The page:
How many users does Fedora have?

jfm512 at jfm512 at
Tue Dec 2 16:15:38 UTC 2014

How do you know the number of horses in a country?  

You count horseshoes and divide by four.

Jokes aside any statistician will tell you that when you can't proceed to a
direct estimation you estimate something that is correlated.  This is particularly
useful if you are only interested in evolution but if you want absolute numbers
this can be done through a survey telling you how many A per B with A being the
studied variable and B the correlated one.

So a sensible correlated variable would be number of IP adreses that are pulling
updates from such or such Fedora version.   A still better one would be number of 
updates each time there is a security hole in the kernel or glibc since all users
are using them and we can assume 
over 90% users will update.  Both are better than primary downloads
since these are influenced by DVDs in Linux magazines and people that update 
instead of installing afresh.

Problem:  These are influenced by such parameters as
-Dual booting (person could be using several versions of Fedora in same box) 
-Distro or OS hopping (should a person who spends 10% of her time in Fedora get the same
ponderation than a full time user)?
-IP masquerading
-Local mirrors
-Tor.   You will need to set aside connections  from TOR nodes and keep an eye about their 
number respective to total.  You can estimate the real number of TOR using machines starting 
connections through the number of updates of "must-be" packages like kernel or libc: if each
time there is a kernel update you get 10 kernel donwloads then it doesn't matter if all 
came frm the same TOR exit ppoint or if from one version to the other you get connections
en enytirely different set of TOR nodes: you know there are 10 downloading machines (I assumme there
are no lazy users).

While it can be hazardous to try to get abolute numbers  you will a good idea
about _evolution_.  Just make a survey every couple years in order to know evolution
of the relationship between number of users and number of downloads.   Could be for instance
that more and more of Fedora users use local mirrors.

Now it seems Fedora's downloads have been steadily going downwards and it is highly 
improbable that is due to a spectacular increase of number of people setting local mirrors.

Fedora has a number of problems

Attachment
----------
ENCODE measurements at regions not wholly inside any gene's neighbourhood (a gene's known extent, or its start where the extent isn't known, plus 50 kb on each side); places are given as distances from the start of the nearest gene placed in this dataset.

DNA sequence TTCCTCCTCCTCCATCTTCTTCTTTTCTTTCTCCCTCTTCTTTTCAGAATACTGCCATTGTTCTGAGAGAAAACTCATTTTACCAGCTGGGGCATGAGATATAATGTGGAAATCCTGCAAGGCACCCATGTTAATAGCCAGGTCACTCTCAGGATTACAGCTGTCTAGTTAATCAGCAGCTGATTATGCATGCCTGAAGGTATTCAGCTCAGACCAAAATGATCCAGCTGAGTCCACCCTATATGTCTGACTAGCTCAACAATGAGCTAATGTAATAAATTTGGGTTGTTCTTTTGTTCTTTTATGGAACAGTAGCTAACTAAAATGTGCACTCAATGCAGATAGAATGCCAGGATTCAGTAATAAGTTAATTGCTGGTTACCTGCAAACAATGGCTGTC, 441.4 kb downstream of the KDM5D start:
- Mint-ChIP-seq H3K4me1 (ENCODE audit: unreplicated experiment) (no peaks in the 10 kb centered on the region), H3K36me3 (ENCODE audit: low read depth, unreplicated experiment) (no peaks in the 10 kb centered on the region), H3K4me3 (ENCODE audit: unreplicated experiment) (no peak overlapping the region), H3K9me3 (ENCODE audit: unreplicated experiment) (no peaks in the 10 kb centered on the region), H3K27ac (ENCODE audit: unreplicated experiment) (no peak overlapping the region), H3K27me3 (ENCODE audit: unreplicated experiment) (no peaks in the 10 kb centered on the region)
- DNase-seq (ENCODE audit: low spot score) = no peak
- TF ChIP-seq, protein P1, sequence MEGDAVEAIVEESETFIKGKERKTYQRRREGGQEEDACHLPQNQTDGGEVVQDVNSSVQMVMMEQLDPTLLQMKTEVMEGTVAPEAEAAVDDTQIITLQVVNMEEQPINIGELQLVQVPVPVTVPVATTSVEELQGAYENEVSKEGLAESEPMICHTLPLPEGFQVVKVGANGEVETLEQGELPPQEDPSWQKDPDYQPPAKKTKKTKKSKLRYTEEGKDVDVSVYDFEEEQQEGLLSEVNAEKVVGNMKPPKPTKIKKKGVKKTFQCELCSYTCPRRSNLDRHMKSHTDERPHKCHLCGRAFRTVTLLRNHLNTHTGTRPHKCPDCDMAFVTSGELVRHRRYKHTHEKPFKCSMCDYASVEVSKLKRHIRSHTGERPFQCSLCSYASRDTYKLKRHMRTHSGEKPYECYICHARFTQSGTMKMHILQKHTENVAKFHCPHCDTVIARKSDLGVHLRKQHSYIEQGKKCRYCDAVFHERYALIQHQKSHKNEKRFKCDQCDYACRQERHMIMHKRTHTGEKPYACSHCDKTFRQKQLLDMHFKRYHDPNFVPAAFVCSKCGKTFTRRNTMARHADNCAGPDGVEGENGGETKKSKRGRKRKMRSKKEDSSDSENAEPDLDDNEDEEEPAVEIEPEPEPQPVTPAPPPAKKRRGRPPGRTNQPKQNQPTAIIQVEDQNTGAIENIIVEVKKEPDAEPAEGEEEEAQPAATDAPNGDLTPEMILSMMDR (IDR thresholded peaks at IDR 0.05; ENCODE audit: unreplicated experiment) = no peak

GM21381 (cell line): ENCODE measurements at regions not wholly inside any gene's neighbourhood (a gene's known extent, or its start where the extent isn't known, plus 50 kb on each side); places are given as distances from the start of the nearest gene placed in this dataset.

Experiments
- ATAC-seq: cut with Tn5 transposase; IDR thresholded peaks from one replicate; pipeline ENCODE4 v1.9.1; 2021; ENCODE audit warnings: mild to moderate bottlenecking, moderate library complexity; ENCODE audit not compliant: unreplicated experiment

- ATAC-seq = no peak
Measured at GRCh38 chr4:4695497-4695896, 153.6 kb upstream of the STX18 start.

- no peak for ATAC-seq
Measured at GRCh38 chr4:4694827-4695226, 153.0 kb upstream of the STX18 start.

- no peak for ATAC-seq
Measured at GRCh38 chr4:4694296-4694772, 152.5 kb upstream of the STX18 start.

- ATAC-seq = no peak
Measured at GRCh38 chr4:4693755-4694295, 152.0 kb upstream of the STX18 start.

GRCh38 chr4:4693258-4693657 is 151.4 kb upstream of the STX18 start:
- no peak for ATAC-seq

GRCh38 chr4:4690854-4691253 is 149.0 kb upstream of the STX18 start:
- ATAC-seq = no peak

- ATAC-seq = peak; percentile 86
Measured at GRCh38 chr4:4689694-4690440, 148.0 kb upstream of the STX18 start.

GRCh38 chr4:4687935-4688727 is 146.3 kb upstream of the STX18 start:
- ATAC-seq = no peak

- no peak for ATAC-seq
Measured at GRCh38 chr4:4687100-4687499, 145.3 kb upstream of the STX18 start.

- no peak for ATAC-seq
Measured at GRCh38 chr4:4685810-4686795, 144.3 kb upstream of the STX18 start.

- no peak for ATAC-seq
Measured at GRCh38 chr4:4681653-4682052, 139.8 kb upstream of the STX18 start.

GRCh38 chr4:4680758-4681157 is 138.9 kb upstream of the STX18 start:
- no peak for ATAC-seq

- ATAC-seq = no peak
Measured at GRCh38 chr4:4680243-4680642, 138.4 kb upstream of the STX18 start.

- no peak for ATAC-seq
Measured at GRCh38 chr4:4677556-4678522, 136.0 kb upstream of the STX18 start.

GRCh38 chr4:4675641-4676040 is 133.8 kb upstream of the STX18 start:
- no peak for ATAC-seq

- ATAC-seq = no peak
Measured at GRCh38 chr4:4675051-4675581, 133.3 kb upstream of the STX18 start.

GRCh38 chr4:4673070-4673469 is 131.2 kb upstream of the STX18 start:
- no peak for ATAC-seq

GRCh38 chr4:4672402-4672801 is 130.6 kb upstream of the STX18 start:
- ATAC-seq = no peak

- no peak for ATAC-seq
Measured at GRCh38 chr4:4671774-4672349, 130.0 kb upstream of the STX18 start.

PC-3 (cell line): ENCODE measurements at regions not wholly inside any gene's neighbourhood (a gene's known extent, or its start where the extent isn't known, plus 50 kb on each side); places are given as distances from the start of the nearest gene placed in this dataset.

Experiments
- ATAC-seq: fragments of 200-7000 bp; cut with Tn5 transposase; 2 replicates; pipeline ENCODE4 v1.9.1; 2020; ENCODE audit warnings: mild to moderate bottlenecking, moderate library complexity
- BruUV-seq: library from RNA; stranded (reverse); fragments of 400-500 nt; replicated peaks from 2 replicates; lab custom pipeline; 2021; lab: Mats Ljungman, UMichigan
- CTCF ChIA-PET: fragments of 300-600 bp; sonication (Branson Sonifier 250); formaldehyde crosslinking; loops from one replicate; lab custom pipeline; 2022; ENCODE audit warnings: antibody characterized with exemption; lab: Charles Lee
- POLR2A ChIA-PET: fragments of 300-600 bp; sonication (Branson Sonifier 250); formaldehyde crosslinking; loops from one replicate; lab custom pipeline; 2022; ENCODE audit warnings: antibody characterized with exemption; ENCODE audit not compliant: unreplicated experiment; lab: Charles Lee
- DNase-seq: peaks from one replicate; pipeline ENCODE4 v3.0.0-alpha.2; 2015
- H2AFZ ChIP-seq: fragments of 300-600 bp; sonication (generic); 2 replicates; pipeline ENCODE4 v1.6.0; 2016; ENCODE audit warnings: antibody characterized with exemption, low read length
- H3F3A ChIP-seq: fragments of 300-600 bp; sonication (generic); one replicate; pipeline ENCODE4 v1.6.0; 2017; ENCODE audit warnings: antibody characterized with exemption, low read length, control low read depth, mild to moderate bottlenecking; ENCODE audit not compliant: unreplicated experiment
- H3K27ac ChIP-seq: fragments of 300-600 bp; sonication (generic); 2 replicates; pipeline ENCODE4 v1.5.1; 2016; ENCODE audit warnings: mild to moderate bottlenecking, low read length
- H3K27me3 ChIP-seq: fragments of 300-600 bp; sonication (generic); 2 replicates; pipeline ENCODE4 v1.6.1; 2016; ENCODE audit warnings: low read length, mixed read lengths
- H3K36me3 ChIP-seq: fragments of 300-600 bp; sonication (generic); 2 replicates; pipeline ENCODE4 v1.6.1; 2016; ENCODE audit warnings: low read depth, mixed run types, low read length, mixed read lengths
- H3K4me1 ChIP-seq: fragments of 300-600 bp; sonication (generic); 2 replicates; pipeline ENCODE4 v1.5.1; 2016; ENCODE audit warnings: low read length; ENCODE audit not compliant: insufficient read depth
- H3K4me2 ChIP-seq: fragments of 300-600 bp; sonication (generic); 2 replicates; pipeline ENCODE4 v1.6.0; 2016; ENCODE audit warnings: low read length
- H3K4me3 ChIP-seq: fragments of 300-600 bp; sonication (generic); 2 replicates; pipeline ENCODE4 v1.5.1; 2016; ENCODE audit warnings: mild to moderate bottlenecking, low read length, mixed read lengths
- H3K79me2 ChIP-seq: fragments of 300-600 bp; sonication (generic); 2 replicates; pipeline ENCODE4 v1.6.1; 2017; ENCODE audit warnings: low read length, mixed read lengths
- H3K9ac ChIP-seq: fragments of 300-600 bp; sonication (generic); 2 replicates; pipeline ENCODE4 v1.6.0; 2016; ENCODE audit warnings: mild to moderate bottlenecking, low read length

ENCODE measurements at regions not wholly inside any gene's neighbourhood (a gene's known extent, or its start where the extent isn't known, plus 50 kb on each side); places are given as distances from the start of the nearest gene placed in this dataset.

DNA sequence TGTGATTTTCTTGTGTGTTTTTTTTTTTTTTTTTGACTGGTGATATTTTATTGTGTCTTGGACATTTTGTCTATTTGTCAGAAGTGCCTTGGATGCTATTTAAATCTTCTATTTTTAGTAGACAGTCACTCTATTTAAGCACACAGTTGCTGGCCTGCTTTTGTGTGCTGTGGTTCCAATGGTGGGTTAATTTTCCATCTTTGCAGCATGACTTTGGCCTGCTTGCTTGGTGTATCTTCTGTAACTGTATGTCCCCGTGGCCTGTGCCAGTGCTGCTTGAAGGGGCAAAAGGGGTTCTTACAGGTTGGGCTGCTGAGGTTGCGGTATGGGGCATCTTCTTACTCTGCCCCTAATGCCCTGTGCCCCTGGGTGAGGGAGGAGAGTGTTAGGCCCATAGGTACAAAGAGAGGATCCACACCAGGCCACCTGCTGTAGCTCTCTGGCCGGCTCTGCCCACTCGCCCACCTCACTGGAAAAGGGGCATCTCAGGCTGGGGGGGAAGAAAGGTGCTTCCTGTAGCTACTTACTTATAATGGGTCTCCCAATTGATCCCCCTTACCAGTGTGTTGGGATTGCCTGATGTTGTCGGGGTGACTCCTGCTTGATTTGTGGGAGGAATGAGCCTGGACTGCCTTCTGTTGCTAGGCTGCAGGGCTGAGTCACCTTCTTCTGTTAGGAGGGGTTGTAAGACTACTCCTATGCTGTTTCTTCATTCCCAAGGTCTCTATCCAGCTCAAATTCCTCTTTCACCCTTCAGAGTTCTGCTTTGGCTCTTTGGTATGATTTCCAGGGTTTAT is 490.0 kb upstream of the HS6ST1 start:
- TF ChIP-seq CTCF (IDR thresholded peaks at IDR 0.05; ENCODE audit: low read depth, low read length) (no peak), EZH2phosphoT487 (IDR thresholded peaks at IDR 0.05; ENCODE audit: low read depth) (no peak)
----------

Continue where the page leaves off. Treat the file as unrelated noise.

1) It hasn't managed inspire the same kind of fanaticism Debian has.  When in Debian something 
is broken,
downright dangerous (eg signed packages came much later ) or just s..cks  it is
not a bug it is a feature.  Not such with Fedoora..
2)  It has an uninspiring installer.
3)  A slow update manager and front ends aren't particularly attractive
4)  After completing installation you have a lot more _unassisted_ postinstallation
configuration than in, say Suse or Mandriva.
5)  Config tools are poorer than in Suse or Mandriva(BTW did you set a "spy department" with the
task of keeping watch of what others were doing?) and are not task oriented.  For
instance in Suse if I try to configure a Windows printer the installer will automatically
check and install the Samba client packages.  And, just in case Fedora does that now
for printers, Suse and Mandriva do things like that for about everything.
6)  Fedora hasn't managed to get the same kind of hype there is around  Ubuntu.  Partly
because of not benefitting of DEbian's propaganda network, partly because of points 2,3,4,5
and partly due to bad PR.

The splitting of Fedora in three versions could be a good thing maientance wise but if
goal was  to increase its pouplarity I fear that is it will be like applying a plaster on a
wooden leg.

----- Mail original -----
De: "Ian Malone" <ibmalone at>
À: "Development discussions related to Fedora" <devel at>
Envoyé: Mardi 2 Décembre 2014 13:19:02
Objet: Re: How many users does Fedora have?

On 1 December 2014 at 20:55, Stephen John Smoogen <smooge at> wrote:
> On 1 December 2014 at 05:05, Reindl Harald <h.reindl at> wrote:
>> Am 01.12.2014 um 12:57 schrieb Pierre-Yves Chibon:

>>> So we come back to the question: is any number better than no number at
>>> all?
>>> Even to get a trend?
>> no number is in fact better than wrong numbers backed by nothing beause
>> they lead in wrong conclusions - your 122/133 numbers could in reality also
>> be 1000 users installed them from mirrors and your calculation is the best
>> example for wrong assumptions
> While that is 'true', most of the world doesn't work on 'true'. Your cars
> speedometer doesn't give you the accurate km/hour. [Even BMW digital has a
> +/- 2 km/hour due to all the factors from tire present size to road
> conditions.]. The answer is can you accurately remove enough noise to feel
> confident that you are doing 100 km/hour versus 120 km/hour. The same goes
> for measuring downloads.

It depends how and why you are collecting data. If, for example, you
are sensitive to how often downloads occur from mirrors, then sites
that use local repositories will be under-represented. And if that
happens to be a use type that typically customises their package
choices in some way then those choices wont turn up. There are two
types of error in general, random noise and bias. Rough analogy, if
your spedometer actually reported 0.85 of your real speed if may not
make a very noticeable difference at 30mph, but at 70 it does (and
worse if it turns out to be non-linear).

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